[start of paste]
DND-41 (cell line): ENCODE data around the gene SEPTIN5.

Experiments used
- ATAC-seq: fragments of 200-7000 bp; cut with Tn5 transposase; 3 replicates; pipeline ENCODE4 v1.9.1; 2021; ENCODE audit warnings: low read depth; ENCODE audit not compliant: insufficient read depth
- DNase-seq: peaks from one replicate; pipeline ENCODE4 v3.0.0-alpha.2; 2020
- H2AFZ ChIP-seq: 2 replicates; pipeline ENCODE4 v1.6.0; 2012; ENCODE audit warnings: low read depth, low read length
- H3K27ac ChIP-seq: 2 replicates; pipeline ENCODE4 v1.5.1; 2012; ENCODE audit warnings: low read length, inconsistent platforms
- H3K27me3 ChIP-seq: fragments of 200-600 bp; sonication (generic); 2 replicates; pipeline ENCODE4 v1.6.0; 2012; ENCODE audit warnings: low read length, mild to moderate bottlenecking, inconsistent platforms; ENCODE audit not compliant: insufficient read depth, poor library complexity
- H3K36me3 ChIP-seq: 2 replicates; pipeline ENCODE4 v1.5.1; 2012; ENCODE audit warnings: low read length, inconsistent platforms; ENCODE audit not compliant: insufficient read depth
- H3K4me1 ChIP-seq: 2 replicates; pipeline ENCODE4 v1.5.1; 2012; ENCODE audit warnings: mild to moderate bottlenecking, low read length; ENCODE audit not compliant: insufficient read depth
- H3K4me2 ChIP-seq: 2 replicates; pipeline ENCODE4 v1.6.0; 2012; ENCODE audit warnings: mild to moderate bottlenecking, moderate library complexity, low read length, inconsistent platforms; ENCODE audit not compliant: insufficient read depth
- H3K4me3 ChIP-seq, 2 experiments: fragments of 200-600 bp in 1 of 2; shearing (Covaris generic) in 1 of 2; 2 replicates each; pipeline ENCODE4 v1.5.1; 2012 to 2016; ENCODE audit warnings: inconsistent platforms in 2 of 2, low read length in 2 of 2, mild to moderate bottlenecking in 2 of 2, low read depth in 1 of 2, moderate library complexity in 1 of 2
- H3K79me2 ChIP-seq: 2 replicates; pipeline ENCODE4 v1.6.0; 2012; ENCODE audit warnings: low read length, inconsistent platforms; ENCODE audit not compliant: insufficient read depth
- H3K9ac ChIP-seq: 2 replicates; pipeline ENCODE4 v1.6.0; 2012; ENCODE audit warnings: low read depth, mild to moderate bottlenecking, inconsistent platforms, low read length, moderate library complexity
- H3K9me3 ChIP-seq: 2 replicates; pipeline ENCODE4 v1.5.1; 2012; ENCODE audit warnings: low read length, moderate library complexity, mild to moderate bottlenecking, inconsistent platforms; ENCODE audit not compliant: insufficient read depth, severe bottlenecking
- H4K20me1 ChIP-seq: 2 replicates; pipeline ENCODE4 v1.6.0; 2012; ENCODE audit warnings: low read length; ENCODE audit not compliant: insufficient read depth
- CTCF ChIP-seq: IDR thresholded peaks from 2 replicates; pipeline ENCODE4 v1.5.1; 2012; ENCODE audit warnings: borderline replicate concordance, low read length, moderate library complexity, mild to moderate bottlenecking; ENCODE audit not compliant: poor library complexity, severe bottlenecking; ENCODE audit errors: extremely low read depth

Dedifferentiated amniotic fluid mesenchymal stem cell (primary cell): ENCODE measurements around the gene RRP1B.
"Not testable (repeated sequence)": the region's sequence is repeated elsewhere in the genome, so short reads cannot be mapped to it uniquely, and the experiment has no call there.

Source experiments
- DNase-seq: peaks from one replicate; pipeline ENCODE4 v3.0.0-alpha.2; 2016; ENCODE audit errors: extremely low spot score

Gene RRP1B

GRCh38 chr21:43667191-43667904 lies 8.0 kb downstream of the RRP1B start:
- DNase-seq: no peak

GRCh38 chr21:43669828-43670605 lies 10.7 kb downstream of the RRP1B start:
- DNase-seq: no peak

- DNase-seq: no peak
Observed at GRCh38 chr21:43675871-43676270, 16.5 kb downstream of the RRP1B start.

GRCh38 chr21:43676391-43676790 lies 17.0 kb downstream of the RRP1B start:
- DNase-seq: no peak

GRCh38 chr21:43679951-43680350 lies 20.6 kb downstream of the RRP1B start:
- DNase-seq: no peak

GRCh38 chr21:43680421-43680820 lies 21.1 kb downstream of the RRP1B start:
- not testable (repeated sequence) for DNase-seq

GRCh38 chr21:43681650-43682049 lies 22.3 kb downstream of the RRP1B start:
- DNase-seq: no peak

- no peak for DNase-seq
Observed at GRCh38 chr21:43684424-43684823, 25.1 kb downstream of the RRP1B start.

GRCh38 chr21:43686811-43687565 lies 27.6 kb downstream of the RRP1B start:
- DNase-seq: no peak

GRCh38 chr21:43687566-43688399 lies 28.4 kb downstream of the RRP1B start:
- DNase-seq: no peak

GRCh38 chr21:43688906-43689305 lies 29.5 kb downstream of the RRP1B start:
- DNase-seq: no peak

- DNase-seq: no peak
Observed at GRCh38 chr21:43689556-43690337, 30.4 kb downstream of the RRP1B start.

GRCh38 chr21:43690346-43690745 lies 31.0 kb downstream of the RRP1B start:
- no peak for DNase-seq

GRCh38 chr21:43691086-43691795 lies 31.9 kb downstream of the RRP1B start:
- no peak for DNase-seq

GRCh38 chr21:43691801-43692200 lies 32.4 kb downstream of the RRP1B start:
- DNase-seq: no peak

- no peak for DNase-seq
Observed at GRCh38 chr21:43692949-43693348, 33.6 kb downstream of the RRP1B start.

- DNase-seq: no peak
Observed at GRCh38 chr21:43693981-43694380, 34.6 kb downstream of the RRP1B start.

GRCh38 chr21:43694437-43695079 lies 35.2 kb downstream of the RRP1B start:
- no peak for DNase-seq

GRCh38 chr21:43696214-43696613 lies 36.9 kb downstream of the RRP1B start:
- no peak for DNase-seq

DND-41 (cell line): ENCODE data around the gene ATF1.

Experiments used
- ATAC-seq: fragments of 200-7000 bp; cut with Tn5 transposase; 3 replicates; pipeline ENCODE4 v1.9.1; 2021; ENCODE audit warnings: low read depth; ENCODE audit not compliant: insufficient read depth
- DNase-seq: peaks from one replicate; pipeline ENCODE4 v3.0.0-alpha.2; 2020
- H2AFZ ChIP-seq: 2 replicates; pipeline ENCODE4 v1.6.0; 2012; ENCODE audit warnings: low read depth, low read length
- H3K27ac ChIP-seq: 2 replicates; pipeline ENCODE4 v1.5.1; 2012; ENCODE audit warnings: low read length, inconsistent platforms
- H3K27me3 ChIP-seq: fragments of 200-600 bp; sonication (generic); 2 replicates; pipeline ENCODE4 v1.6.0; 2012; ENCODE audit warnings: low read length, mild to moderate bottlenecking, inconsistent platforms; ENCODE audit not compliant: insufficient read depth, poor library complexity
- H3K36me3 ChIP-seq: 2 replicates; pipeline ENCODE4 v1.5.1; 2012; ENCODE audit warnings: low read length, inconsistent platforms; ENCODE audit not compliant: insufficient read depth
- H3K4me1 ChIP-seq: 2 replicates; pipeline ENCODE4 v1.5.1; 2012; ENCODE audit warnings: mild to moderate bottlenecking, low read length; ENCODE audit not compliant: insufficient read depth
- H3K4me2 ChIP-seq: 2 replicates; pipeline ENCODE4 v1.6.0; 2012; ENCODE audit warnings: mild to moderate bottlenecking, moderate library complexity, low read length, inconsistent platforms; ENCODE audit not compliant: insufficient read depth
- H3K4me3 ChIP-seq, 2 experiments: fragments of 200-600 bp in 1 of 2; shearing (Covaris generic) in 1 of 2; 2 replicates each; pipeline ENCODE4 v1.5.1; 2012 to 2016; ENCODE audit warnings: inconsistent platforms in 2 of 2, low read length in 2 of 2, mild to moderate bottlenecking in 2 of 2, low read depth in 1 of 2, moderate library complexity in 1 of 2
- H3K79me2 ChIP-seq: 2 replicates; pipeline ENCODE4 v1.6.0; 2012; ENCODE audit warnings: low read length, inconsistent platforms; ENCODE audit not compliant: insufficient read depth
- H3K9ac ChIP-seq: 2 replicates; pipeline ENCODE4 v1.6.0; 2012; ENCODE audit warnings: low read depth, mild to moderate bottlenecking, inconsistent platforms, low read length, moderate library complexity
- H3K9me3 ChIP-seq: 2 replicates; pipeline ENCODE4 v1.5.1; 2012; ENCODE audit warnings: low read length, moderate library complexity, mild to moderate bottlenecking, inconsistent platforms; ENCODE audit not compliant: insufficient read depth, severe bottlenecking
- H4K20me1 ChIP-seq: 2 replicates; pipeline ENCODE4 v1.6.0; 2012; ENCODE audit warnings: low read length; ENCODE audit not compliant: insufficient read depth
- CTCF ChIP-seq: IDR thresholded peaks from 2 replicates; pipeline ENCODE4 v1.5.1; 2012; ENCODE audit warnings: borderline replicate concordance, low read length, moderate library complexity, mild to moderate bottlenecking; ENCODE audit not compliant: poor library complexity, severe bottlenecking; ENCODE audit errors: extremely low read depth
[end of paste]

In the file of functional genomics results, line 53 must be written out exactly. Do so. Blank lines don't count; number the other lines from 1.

Observed at GRCh38 chr21:43692949-43693348, 33.6 kb downstream of the RRP1B start.